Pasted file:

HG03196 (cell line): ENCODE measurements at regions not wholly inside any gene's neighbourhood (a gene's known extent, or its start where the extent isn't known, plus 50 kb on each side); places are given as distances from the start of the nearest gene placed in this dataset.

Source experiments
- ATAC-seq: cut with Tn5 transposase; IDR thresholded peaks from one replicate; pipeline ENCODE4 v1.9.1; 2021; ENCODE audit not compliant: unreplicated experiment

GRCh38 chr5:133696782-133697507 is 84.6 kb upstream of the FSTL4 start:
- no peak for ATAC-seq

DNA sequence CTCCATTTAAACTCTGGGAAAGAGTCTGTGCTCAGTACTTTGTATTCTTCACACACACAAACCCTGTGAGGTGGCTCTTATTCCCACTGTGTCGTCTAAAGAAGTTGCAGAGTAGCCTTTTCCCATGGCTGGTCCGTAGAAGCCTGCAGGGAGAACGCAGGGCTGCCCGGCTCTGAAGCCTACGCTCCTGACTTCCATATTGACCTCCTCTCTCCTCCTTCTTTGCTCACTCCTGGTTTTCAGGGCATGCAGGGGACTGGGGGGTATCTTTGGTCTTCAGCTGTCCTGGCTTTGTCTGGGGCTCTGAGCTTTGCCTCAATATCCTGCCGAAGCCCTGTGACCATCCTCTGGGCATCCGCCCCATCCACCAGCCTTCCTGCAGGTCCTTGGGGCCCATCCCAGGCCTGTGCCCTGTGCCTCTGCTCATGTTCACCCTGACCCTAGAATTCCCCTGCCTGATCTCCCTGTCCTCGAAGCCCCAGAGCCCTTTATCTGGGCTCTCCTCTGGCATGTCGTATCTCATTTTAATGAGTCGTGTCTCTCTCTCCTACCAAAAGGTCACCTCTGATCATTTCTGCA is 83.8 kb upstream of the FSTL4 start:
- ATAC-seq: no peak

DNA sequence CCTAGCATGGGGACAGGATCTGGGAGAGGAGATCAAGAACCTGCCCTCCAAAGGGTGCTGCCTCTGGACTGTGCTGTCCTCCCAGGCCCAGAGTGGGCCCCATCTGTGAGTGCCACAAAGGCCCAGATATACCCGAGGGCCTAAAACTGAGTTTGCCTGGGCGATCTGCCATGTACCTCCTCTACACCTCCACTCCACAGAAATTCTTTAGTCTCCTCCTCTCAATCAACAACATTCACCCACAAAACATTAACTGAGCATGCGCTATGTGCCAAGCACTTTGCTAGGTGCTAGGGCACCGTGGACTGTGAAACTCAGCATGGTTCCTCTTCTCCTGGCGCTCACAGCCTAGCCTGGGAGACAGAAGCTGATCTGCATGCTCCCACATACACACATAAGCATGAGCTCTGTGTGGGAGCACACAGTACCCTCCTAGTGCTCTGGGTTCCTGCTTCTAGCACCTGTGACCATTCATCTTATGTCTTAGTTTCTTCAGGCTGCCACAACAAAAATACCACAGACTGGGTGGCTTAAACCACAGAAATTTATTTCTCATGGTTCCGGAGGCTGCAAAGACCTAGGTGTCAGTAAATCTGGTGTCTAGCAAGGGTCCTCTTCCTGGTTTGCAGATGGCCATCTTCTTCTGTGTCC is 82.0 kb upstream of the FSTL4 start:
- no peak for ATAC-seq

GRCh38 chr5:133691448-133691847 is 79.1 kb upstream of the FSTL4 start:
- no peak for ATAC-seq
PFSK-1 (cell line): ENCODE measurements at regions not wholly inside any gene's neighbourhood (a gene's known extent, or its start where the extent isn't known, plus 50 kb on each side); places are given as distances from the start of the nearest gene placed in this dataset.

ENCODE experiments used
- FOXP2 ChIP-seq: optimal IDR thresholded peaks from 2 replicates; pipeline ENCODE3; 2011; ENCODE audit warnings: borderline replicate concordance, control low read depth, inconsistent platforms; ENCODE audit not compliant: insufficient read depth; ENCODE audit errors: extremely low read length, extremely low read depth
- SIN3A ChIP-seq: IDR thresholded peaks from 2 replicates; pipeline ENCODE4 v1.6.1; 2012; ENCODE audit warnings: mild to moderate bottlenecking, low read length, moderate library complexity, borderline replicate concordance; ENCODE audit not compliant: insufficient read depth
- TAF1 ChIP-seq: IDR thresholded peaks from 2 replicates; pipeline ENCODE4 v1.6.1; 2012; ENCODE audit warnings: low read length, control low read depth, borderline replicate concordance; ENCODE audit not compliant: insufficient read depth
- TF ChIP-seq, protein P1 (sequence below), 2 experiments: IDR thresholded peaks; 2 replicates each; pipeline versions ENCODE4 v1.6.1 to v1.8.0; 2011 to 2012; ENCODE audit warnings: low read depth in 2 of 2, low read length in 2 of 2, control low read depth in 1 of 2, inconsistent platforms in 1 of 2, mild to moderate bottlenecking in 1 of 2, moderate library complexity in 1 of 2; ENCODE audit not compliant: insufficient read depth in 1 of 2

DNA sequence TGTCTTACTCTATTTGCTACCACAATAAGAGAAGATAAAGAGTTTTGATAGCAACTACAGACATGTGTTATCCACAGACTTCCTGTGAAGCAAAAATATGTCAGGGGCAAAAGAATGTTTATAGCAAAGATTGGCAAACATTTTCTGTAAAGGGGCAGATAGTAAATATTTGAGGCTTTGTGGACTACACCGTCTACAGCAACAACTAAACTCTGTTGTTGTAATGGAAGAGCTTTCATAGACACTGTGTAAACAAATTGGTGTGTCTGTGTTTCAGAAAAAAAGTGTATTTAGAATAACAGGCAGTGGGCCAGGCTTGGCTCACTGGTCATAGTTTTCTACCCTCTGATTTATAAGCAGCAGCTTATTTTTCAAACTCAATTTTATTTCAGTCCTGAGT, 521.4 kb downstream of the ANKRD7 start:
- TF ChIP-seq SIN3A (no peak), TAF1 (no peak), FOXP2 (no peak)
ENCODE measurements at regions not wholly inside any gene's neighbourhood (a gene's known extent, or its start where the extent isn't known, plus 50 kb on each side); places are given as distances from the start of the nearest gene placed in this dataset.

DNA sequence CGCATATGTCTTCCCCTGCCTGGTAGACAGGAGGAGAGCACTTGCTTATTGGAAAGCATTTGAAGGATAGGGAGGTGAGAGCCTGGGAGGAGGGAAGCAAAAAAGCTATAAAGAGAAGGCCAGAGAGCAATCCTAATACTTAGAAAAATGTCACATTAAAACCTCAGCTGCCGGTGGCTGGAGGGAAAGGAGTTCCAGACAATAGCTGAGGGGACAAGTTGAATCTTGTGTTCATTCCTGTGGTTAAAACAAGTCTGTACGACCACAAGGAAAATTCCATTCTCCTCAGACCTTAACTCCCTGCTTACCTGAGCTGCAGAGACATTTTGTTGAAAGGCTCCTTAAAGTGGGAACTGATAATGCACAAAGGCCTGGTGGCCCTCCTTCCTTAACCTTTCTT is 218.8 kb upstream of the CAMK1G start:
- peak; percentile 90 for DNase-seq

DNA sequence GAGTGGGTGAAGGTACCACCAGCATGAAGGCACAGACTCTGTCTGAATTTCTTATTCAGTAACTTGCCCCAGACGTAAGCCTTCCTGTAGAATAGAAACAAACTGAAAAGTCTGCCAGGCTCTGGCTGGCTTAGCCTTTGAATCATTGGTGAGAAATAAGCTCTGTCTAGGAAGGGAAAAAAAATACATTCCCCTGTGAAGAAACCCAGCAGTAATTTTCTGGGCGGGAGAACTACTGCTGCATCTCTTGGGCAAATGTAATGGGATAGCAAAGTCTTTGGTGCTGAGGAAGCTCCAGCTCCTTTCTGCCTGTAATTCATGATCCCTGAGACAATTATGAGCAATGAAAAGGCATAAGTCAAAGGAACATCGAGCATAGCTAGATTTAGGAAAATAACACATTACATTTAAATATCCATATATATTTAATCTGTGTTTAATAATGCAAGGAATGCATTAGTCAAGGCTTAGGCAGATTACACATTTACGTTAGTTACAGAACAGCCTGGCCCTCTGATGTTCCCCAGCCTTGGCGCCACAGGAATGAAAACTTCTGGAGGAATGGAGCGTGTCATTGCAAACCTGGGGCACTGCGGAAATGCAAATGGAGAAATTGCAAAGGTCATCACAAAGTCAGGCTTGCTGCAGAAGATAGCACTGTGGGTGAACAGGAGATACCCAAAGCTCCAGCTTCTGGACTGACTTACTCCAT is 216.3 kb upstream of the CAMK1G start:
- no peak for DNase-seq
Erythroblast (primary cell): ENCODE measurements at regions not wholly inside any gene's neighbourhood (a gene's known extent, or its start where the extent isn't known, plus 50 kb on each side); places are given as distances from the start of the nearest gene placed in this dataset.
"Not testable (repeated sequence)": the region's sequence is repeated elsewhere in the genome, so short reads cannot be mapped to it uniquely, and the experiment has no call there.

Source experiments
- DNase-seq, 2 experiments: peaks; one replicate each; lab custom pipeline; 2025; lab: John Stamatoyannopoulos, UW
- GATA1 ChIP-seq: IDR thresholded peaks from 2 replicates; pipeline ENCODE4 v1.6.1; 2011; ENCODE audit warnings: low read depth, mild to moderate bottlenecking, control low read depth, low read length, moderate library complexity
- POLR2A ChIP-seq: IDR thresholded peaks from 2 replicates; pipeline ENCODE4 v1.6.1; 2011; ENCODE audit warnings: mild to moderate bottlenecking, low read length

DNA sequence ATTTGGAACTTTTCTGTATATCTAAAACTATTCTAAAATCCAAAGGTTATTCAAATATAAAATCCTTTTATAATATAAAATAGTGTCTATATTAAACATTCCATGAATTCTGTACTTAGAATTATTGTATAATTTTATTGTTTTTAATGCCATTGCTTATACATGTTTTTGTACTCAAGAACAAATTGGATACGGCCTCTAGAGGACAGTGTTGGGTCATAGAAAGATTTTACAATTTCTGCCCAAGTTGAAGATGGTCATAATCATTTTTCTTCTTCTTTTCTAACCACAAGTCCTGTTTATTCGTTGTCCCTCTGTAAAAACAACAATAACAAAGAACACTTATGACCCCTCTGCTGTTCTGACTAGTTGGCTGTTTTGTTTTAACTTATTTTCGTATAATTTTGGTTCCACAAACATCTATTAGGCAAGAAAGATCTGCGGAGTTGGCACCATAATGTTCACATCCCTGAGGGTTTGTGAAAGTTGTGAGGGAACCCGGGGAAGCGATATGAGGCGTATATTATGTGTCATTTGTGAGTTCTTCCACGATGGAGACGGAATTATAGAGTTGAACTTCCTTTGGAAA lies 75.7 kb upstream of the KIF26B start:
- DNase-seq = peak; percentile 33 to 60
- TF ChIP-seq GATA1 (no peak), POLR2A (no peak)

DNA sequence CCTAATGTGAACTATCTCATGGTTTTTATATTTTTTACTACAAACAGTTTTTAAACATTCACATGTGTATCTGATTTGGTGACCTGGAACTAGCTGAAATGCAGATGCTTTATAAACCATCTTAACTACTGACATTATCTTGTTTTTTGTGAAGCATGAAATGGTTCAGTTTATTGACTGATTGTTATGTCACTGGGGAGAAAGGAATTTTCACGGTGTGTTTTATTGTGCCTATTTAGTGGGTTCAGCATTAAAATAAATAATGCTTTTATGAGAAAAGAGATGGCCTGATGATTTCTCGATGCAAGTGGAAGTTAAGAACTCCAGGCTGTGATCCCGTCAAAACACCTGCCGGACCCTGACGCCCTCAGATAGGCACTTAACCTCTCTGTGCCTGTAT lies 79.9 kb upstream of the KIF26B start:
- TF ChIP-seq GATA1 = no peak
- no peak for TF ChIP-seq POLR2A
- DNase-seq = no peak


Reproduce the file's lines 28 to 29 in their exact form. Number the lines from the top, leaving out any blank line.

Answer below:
- DNase-seq, 2 experiments: peaks; one replicate each; lab custom pipeline; 2025; lab: John Stamatoyannopoulos, UW
- GATA1 ChIP-seq: IDR thresholded peaks from 2 replicates; pipeline ENCODE4 v1.6.1; 2011; ENCODE audit warnings: low read depth, mild to moderate bottlenecking, control low read depth, low read length, moderate library complexity